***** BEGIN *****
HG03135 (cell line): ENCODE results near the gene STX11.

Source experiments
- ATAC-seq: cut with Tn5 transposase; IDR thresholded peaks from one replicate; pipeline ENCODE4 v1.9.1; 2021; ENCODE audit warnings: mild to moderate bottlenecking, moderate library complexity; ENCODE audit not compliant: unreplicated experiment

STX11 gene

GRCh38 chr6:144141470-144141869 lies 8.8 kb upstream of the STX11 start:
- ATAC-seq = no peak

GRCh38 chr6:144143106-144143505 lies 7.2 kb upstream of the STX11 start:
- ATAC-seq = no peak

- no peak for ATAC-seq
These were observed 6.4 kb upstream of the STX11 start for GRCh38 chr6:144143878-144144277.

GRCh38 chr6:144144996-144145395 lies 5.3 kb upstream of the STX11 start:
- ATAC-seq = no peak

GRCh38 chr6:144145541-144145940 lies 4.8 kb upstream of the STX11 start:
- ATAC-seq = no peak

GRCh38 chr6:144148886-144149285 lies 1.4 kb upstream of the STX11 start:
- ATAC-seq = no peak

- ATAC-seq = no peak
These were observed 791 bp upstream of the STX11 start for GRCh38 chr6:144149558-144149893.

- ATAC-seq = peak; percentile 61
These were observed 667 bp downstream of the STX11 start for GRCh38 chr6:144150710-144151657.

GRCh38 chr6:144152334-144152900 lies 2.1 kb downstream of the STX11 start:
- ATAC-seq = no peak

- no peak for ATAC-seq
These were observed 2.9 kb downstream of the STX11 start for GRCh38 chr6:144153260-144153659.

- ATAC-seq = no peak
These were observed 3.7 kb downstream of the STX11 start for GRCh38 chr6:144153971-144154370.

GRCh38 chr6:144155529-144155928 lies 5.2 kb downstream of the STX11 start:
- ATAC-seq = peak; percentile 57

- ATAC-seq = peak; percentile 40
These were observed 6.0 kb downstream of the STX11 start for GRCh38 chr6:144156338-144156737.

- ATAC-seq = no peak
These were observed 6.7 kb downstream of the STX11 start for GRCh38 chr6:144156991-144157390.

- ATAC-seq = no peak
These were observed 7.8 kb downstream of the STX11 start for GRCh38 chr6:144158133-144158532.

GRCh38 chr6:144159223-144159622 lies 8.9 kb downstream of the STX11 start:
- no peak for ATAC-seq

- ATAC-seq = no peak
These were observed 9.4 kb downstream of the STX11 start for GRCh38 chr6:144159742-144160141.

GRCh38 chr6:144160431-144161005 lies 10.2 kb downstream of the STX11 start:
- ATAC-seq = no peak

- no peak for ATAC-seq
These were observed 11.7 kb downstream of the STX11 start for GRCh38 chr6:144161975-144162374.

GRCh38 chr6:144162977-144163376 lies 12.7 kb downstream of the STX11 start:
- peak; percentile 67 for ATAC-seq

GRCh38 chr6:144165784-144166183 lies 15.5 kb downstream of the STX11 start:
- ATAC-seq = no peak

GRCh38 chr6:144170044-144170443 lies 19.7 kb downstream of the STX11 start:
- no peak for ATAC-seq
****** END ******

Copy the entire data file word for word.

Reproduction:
HG03135 (cell line): ENCODE results near the gene STX11.

Source experiments
- ATAC-seq: cut with Tn5 transposase; IDR thresholded peaks from one replicate; pipeline ENCODE4 v1.9.1; 2021; ENCODE audit warnings: mild to moderate bottlenecking, moderate library complexity; ENCODE audit not compliant: unreplicated experiment

STX11 gene

GRCh38 chr6:144141470-144141869 lies 8.8 kb upstream of the STX11 start:
- ATAC-seq = no peak

GRCh38 chr6:144143106-144143505 lies 7.2 kb upstream of the STX11 start:
- ATAC-seq = no peak

- no peak for ATAC-seq
These were observed 6.4 kb upstream of the STX11 start for GRCh38 chr6:144143878-144144277.

GRCh38 chr6:144144996-144145395 lies 5.3 kb upstream of the STX11 start:
- ATAC-seq = no peak

GRCh38 chr6:144145541-144145940 lies 4.8 kb upstream of the STX11 start:
- ATAC-seq = no peak

GRCh38 chr6:144148886-144149285 lies 1.4 kb upstream of the STX11 start:
- ATAC-seq = no peak

- ATAC-seq = no peak
These were observed 791 bp upstream of the STX11 start for GRCh38 chr6:144149558-144149893.

- ATAC-seq = peak; percentile 61
These were observed 667 bp downstream of the STX11 start for GRCh38 chr6:144150710-144151657.

GRCh38 chr6:144152334-144152900 lies 2.1 kb downstream of the STX11 start:
- ATAC-seq = no peak

- no peak for ATAC-seq
These were observed 2.9 kb downstream of the STX11 start for GRCh38 chr6:144153260-144153659.

- ATAC-seq = no peak
These were observed 3.7 kb downstream of the STX11 start for GRCh38 chr6:144153971-144154370.

GRCh38 chr6:144155529-144155928 lies 5.2 kb downstream of the STX11 start:
- ATAC-seq = peak; percentile 57

- ATAC-seq = peak; percentile 40
These were observed 6.0 kb downstream of the STX11 start for GRCh38 chr6:144156338-144156737.

- ATAC-seq = no peak
These were observed 6.7 kb downstream of the STX11 start for GRCh38 chr6:144156991-144157390.

- ATAC-seq = no peak
These were observed 7.8 kb downstream of the STX11 start for GRCh38 chr6:144158133-144158532.

GRCh38 chr6:144159223-144159622 lies 8.9 kb downstream of the STX11 start:
- no peak for ATAC-seq

- ATAC-seq = no peak
These were observed 9.4 kb downstream of the STX11 start for GRCh38 chr6:144159742-144160141.

GRCh38 chr6:144160431-144161005 lies 10.2 kb downstream of the STX11 start:
- ATAC-seq = no peak

- no peak for ATAC-seq
These were observed 11.7 kb downstream of the STX11 start for GRCh38 chr6:144161975-144162374.

GRCh38 chr6:144162977-144163376 lies 12.7 kb downstream of the STX11 start:
- peak; percentile 67 for ATAC-seq

GRCh38 chr6:144165784-144166183 lies 15.5 kb downstream of the STX11 start:
- ATAC-seq = no peak

GRCh38 chr6:144170044-144170443 lies 19.7 kb downstream of the STX11 start:
- no peak for ATAC-seq